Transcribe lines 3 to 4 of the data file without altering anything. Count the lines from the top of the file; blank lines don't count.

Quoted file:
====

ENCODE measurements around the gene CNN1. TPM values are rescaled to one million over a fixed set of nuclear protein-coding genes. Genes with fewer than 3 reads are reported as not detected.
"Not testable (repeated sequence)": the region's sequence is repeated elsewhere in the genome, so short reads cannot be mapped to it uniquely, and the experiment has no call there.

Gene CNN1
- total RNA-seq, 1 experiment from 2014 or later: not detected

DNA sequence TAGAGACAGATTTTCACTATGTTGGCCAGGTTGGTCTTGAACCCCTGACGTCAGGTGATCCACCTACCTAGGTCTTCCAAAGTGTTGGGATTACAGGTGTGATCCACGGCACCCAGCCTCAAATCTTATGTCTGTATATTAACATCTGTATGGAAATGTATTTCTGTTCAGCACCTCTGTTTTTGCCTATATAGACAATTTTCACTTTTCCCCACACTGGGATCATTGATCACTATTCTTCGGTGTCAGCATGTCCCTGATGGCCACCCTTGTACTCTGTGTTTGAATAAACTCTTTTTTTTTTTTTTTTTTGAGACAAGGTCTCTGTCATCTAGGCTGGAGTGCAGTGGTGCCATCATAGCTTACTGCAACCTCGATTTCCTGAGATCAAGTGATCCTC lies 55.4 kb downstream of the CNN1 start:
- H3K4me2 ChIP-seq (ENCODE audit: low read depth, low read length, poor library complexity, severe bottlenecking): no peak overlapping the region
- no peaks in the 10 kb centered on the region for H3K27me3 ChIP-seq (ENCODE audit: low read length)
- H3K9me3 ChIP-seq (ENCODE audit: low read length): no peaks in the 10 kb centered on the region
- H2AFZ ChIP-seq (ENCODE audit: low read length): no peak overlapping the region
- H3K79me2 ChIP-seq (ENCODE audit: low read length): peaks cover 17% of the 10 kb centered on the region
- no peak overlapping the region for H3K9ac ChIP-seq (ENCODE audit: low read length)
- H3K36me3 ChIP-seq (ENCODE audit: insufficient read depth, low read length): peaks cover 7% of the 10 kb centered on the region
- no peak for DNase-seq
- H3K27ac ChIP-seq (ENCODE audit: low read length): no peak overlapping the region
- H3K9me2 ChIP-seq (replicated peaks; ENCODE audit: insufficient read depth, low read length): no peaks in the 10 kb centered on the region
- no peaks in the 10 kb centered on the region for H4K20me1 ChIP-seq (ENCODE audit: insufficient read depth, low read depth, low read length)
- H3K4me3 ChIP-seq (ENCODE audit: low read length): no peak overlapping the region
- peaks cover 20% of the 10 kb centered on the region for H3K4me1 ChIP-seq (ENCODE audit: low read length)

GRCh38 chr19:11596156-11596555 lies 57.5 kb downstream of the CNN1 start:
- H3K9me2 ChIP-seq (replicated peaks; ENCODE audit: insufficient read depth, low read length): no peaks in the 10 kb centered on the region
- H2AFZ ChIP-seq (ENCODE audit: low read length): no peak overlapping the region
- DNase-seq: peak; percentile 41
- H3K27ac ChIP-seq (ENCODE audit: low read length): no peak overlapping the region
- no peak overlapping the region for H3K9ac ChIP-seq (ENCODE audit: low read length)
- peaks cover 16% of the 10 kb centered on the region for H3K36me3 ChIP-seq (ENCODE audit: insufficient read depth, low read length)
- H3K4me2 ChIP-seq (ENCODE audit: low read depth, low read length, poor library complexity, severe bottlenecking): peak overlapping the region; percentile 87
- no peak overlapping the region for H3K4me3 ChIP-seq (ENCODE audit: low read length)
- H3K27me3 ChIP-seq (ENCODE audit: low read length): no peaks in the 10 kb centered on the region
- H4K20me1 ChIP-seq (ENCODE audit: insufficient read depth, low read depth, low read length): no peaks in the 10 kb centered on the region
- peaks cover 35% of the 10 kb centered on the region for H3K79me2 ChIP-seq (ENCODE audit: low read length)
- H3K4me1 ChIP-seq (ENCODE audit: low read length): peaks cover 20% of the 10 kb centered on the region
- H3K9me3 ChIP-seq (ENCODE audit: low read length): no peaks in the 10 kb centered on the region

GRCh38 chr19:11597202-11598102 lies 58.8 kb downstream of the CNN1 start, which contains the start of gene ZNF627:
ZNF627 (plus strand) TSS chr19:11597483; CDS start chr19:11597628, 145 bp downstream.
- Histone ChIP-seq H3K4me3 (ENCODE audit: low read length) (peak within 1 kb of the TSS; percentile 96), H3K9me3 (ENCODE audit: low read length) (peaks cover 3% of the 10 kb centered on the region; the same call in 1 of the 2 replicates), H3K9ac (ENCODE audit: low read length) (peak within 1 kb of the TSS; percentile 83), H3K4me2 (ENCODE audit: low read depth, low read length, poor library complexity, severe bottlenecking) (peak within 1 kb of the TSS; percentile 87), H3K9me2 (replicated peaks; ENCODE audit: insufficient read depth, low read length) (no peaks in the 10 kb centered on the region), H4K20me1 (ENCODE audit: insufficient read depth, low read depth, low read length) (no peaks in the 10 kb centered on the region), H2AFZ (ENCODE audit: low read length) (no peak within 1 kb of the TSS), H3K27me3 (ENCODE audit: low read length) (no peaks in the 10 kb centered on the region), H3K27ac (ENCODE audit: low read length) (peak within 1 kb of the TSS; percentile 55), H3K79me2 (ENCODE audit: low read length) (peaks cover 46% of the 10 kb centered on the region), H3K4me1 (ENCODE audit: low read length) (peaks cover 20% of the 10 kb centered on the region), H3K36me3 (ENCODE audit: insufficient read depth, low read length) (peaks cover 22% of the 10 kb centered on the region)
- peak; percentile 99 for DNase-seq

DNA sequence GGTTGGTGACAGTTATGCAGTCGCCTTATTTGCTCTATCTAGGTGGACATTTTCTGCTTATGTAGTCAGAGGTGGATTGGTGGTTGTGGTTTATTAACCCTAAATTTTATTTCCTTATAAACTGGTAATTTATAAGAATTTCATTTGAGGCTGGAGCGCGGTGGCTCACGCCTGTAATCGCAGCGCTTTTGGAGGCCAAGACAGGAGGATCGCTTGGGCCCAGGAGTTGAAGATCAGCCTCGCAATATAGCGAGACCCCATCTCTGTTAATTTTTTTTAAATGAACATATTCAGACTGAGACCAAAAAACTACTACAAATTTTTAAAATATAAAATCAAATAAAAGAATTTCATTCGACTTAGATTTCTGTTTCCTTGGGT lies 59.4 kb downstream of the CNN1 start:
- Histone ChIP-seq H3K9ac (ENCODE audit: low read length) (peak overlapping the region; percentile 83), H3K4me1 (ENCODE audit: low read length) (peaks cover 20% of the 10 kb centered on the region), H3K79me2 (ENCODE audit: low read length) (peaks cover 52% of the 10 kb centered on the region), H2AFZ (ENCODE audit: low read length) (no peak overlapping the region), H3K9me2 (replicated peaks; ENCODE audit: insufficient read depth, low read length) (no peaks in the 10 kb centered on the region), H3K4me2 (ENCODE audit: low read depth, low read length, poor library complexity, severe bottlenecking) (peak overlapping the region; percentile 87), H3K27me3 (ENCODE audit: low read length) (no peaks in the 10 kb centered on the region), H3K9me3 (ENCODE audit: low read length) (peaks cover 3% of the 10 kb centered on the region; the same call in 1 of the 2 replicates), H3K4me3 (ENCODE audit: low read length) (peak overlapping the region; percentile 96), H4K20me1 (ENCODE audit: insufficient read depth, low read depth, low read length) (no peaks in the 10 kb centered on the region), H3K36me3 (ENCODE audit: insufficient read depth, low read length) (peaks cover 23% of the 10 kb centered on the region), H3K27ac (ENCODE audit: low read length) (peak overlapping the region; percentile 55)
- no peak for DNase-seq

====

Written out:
Gene CNN1
- total RNA-seq, 1 experiment from 2014 or later: not detected